[Michael Lynch] recently replaced his Synology NAS with a self-built solution built on ZFS, a filesystem with a neat feature: the ability to back up encrypted data without having to decrypt it first. The only glitch is that [Michael] is using TrueNAS, and TrueNAS only wants to back up unencrypted ZFS data to another TrueNAS system. Fortunately, there’s a way around this that isn’t particularly complicated, but definitely requires leveraging the right tools. It also provides an educational walkthrough for how ZFS handles these things.
The solution is a small handful of shell scripts to manage full and incremental backups and restores of encrypted datasets, without having to decrypt the data first. As mentioned, this is something TrueNAS will handle by default, but only if the destination is also a TrueNAS system. Now, [Michael] can send that backup to off-site cloud storage with only a little extra work.
There’s one additional trick [Michael] uses to monitor his backups. He leverages a paid (but with a free tier) service called Cronitor. It’s not very obvious from the site’s features, but there is a way to implement cron job monitoring that doesn’t require adding any software whatsoever. Here’s how that part works: Cronitor provides a custom, unique URL. If that URL isn’t visited regularly (for example, because the cron job fails), then the user is notified. By integrating this into an existing cron job, one can be notified. Such an integration would look like this:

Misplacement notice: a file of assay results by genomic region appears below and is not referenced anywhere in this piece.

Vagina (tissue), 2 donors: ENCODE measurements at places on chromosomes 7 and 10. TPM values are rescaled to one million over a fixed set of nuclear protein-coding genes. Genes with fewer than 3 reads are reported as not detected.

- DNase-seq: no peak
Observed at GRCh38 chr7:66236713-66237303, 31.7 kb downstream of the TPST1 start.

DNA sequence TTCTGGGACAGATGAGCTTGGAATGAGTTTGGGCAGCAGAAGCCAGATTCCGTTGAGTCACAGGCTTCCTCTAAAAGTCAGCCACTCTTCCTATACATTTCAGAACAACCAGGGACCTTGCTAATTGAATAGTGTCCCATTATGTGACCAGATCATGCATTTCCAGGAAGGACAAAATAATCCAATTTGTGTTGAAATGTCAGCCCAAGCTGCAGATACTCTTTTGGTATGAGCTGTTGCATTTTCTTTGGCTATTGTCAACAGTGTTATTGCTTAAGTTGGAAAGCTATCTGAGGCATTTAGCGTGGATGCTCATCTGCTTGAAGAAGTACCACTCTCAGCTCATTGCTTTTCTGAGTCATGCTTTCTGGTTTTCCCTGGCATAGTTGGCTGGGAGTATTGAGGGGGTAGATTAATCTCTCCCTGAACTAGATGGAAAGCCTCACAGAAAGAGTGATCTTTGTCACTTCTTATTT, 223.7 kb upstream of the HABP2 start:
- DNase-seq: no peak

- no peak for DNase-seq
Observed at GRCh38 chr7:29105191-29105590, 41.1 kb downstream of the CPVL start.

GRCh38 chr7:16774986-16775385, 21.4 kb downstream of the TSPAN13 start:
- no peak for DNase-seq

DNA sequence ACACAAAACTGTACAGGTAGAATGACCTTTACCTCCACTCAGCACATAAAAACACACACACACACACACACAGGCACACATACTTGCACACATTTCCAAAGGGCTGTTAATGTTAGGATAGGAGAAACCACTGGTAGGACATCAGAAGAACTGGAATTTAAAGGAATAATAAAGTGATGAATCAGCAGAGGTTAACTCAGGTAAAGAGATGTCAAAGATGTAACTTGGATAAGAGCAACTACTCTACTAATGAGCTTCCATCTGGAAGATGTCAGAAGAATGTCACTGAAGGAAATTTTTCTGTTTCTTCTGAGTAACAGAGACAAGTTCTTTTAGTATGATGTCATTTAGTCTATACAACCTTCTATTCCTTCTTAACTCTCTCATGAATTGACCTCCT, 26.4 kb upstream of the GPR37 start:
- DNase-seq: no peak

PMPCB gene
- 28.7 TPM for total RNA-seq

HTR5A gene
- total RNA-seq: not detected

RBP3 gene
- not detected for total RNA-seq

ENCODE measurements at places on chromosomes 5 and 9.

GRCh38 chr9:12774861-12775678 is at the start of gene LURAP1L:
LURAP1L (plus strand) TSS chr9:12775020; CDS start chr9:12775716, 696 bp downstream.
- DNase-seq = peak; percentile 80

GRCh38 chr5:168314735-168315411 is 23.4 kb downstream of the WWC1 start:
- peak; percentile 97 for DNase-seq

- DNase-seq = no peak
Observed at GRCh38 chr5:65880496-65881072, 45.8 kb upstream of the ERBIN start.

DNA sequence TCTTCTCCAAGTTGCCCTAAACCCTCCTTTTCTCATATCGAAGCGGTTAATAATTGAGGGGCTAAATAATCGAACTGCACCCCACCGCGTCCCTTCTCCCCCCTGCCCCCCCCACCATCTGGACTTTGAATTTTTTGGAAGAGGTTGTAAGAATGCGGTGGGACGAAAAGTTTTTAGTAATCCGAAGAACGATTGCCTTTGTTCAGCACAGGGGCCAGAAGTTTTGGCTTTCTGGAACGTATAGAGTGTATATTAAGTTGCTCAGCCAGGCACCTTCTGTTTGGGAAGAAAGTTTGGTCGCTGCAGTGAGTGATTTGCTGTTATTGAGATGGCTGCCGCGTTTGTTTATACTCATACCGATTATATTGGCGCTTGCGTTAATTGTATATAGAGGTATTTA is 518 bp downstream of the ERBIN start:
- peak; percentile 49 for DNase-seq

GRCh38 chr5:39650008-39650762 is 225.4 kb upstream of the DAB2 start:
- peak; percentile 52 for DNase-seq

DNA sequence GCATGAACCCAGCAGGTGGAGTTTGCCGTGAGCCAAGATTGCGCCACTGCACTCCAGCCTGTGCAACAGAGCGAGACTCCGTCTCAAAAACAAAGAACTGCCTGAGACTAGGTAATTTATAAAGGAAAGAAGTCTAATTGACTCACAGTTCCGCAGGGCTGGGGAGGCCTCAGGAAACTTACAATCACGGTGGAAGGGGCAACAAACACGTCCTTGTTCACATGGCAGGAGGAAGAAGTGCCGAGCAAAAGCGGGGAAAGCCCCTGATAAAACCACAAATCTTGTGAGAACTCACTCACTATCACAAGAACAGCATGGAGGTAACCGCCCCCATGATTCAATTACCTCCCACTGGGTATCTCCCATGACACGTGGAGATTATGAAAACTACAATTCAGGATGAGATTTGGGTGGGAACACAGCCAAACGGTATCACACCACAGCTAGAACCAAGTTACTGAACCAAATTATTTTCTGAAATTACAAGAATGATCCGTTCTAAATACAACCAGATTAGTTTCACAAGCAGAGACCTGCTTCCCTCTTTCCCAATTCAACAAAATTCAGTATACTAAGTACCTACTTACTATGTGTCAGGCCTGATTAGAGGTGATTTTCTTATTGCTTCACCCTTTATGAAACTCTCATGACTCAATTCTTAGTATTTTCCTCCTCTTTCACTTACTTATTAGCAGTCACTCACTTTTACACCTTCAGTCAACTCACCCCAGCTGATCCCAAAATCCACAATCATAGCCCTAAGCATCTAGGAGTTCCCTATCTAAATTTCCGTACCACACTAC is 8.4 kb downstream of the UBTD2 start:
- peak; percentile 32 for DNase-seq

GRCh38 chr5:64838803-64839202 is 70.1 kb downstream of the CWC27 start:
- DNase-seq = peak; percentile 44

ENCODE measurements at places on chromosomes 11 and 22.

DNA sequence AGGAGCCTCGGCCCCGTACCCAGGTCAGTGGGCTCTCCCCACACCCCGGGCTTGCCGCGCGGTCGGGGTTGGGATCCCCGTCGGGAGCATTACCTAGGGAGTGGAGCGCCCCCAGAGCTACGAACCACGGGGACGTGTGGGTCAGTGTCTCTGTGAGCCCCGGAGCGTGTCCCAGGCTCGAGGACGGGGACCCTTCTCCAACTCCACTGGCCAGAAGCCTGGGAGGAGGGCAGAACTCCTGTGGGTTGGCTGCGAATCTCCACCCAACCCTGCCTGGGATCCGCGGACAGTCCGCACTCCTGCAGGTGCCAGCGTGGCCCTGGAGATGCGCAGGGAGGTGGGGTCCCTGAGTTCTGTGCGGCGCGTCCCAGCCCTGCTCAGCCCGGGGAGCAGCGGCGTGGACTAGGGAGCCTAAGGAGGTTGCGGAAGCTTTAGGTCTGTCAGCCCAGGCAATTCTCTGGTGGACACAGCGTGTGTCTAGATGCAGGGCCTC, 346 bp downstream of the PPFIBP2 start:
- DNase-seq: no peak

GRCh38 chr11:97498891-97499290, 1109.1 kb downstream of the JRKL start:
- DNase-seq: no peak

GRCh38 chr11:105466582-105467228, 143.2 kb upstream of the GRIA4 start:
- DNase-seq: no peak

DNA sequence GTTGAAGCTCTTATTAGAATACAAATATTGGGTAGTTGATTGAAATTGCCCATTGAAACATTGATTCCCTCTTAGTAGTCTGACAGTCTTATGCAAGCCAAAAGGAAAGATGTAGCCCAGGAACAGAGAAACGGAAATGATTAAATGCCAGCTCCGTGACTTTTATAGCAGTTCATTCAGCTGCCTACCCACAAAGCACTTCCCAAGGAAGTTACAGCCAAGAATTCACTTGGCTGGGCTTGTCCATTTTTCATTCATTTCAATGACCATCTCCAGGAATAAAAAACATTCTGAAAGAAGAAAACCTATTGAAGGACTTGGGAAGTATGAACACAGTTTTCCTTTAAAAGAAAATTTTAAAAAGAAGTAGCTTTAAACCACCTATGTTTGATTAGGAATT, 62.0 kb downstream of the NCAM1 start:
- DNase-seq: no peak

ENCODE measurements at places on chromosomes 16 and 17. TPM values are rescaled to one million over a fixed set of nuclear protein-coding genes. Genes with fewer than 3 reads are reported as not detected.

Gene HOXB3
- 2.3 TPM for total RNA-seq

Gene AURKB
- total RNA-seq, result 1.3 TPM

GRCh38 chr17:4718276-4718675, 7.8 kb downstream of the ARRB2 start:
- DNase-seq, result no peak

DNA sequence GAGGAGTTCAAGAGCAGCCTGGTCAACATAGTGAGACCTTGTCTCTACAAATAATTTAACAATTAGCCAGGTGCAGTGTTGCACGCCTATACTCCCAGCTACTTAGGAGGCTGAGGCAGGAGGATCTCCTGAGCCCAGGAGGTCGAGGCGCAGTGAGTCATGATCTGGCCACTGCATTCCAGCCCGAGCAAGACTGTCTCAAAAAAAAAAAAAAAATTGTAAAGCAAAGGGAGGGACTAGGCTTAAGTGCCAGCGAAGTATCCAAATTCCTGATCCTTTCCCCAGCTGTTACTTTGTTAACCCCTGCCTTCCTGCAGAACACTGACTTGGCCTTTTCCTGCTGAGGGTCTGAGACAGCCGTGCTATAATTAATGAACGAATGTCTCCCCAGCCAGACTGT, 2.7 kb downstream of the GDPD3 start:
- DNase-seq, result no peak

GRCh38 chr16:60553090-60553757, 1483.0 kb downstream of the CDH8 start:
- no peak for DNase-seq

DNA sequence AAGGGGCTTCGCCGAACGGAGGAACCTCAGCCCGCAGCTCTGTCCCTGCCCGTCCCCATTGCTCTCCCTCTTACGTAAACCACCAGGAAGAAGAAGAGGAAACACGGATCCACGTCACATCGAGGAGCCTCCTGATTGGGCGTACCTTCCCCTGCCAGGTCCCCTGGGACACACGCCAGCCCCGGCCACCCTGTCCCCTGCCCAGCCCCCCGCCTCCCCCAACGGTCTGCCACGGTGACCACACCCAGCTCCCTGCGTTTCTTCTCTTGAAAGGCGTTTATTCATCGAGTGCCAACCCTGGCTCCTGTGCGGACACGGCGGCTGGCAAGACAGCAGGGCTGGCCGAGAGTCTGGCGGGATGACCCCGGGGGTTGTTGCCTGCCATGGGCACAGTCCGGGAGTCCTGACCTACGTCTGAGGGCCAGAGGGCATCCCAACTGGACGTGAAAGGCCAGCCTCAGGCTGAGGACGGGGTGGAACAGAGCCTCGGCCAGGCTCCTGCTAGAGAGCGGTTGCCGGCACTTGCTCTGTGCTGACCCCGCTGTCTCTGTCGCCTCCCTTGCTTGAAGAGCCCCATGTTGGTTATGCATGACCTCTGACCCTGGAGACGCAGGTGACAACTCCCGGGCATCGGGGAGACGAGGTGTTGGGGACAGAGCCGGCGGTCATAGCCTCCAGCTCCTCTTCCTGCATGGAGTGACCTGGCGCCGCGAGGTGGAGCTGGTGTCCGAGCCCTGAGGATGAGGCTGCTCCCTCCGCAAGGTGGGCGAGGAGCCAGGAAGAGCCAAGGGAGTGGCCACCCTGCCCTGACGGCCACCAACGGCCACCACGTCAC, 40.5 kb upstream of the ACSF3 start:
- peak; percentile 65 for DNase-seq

0 0 3 * * monthly-job && curl --silent https://cronitor.link/p/<API-KEY>/monthly-job?state=complete
In short, if the cron job runs successfully,
curl checks in by visiting the custom URL. If that doesn’t happen, the user gets a notification. No added software, just a simple leveraging of a free service for some added peace of mind.
Backups are easy to neglect, so maybe it’s time to take a few moments to consider what you do for data storage, including how you’d recover from disaster.